“Roads? Where we’re going, we don’t need roads,” Doc Brown says, before flipping down his reflective goggles and launching his nuclear-powered DeLorean into the air.
If you think you’ve heard that line too many times, try being Paul DeLorean. He’s not just the nephew of John DeLorean, founder of the short-lived automaker that’s now best remembered for its car’s starring role as a time machine in the Back to the Future movies. He is the CEO and chief designer of DeLorean Aerospace, the company he founded in 2012 to develop a real life flying car.
Earlier generations of DeLoreans worked as coach builders, so although he may cringe at the name recognition he has accepted it. “We’ve been in transportation forever—it’s in my blood,” he says.
That heritage has led him into one of the hottest areas of transportation development today. He plans to build a two-seat vertical takeoff and landing (VTOL) personal air transport vehicle (what the rest of the world calls a flying car). That moves him well out of sci-fi movie cliche territory and into the company of Uber, Airbus, Darpa, Larry Page, and a ton of startups.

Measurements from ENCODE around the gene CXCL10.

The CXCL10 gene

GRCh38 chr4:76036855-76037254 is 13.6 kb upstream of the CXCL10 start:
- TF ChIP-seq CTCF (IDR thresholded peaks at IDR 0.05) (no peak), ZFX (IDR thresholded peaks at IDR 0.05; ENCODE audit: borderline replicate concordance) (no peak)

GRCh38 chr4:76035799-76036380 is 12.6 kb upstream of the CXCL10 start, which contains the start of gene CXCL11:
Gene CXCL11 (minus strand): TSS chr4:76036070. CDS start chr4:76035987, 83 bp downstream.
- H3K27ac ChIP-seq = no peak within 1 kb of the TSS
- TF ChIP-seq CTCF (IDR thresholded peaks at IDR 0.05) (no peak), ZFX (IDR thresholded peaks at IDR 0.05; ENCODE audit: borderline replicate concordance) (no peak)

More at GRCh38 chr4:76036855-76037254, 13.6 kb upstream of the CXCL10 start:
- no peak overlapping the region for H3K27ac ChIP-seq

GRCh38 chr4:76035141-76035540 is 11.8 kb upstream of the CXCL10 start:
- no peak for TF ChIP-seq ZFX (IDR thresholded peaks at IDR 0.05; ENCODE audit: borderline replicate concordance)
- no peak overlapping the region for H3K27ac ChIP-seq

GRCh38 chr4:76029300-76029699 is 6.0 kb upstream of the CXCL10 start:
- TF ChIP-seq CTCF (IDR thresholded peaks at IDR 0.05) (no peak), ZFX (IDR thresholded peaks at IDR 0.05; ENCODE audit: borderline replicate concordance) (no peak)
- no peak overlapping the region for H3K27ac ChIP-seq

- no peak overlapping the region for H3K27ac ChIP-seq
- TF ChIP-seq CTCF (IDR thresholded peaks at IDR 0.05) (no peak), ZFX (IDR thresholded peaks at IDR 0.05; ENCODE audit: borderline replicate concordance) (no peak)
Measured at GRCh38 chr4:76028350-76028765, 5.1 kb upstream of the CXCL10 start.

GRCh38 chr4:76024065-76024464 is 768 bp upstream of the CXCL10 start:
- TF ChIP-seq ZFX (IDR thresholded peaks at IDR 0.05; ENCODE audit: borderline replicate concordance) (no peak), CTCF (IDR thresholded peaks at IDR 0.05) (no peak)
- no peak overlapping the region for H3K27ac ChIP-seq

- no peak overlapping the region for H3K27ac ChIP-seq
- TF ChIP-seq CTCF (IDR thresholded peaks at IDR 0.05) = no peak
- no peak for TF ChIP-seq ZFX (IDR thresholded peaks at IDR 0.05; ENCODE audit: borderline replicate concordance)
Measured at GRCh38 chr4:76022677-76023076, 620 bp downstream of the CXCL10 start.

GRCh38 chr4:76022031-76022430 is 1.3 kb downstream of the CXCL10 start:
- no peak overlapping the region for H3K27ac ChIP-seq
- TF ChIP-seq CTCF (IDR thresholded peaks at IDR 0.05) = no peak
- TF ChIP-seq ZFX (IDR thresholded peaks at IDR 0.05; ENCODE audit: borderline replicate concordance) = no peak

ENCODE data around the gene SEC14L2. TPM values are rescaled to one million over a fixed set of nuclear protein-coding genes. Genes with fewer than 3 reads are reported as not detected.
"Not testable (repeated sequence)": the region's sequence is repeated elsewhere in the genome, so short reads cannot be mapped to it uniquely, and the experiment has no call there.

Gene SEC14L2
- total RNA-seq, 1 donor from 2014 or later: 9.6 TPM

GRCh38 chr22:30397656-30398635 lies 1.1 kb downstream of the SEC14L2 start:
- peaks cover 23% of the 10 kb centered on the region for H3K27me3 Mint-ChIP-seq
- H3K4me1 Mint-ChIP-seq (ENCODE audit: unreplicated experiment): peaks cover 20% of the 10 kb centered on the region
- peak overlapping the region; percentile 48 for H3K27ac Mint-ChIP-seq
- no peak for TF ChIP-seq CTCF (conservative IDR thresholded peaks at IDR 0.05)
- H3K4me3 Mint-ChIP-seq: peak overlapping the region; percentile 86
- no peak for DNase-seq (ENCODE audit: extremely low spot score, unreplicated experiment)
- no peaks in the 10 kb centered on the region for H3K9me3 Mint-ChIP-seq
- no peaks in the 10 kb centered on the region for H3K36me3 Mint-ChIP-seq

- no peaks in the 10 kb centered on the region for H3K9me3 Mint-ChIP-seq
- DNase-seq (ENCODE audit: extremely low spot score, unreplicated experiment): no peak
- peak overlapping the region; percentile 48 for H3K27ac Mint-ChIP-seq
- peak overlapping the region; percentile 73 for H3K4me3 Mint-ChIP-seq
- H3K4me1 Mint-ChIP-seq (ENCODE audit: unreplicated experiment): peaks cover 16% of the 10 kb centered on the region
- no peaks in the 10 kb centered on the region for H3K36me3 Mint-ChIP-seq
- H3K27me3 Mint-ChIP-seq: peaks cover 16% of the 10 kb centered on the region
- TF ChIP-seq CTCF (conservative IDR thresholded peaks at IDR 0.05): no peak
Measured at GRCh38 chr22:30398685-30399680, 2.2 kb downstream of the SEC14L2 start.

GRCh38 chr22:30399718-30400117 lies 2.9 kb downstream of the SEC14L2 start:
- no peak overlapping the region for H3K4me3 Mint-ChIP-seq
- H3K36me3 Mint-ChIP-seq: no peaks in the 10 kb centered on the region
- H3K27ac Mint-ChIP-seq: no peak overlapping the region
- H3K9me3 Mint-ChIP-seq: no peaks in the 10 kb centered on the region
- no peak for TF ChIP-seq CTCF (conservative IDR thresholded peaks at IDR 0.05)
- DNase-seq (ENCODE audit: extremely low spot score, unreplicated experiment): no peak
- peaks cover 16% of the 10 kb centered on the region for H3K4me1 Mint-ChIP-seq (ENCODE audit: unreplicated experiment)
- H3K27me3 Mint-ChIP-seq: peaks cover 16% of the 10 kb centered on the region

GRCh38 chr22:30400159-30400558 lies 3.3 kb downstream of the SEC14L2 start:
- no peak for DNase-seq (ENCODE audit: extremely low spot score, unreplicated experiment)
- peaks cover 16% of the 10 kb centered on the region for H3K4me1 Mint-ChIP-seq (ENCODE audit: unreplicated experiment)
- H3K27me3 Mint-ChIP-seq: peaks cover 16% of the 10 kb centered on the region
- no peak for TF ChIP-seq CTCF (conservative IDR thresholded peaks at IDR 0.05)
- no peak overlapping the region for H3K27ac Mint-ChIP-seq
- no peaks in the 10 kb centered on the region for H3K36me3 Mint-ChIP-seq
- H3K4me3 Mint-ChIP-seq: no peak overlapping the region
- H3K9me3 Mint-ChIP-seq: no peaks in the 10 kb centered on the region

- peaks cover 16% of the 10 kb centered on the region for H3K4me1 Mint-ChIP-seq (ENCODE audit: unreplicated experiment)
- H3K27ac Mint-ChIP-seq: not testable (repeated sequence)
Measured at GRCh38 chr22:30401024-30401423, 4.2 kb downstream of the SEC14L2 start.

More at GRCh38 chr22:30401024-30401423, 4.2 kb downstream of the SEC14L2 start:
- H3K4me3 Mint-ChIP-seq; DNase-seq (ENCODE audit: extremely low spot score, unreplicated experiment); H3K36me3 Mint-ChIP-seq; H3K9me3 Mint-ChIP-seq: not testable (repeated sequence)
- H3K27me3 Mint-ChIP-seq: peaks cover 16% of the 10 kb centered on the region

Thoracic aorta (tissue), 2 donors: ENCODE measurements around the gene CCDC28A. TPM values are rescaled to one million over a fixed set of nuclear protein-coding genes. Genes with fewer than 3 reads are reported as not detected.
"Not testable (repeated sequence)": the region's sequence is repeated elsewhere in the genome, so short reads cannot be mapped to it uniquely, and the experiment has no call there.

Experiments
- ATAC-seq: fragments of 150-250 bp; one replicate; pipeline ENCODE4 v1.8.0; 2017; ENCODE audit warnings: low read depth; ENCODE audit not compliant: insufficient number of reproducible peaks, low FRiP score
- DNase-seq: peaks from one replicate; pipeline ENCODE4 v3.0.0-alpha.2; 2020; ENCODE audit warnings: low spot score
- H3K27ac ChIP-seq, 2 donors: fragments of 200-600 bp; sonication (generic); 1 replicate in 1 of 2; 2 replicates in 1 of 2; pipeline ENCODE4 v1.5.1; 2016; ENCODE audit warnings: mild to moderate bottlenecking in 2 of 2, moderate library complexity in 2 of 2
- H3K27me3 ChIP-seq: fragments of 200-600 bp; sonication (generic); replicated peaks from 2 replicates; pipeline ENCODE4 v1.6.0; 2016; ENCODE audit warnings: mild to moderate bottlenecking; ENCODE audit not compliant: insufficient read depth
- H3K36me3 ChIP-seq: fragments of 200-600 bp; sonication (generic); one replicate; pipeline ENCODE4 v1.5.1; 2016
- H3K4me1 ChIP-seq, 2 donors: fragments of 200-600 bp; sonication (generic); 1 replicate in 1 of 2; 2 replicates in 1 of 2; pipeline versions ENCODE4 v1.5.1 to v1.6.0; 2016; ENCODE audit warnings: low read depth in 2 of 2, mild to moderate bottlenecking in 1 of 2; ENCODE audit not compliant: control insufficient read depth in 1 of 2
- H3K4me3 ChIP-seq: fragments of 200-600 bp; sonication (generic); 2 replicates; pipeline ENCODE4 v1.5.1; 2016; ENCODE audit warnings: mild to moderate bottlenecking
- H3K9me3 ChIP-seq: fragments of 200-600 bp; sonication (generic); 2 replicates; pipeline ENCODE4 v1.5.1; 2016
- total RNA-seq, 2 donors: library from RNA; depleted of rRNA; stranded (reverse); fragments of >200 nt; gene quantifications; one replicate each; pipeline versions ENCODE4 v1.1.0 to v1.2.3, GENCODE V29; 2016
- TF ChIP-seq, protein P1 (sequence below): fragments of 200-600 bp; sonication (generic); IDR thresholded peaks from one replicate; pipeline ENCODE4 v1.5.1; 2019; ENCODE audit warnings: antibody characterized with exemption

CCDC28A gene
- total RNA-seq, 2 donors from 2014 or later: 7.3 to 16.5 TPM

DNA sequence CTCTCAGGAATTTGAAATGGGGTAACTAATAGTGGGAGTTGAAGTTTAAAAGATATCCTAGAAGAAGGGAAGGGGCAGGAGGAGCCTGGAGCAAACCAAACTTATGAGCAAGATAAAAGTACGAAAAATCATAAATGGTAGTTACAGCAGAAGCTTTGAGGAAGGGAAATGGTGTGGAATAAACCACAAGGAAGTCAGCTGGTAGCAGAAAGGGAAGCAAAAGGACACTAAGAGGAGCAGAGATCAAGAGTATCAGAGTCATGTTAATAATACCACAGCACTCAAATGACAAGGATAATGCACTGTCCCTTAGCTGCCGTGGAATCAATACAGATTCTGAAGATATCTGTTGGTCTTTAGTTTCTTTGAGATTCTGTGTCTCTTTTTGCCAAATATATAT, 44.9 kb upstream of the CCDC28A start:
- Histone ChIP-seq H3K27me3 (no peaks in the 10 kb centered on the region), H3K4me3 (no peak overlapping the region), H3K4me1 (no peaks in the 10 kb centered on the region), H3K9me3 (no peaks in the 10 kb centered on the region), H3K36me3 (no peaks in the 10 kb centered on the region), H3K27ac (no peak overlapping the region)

Experts working in the field say that, as far-fetched as flying cars sound, the confluence of new lightweight materials, better batteries, and sophisticated computer controls means these visions—like Uber’s plan to launch a flying fleet in Dubai by 2020—aren’t unrealistic.
Add the business model of ride-sharing, which removes the up-front purchase cost, and there’s even a business case for getting these things to work in cities. The really tricky part, though, will be figuring out how to safely deploy these things, especially when it comes to air traffic control and certification.
DeLorean’s DR-7 aircraft doesn’t look as outlandish as some concepts, but that’s not saying too much in this field. It has two sets of wings, a pair up front and another at the back, plus some winglets underneath. Two large ducted fans, mounted…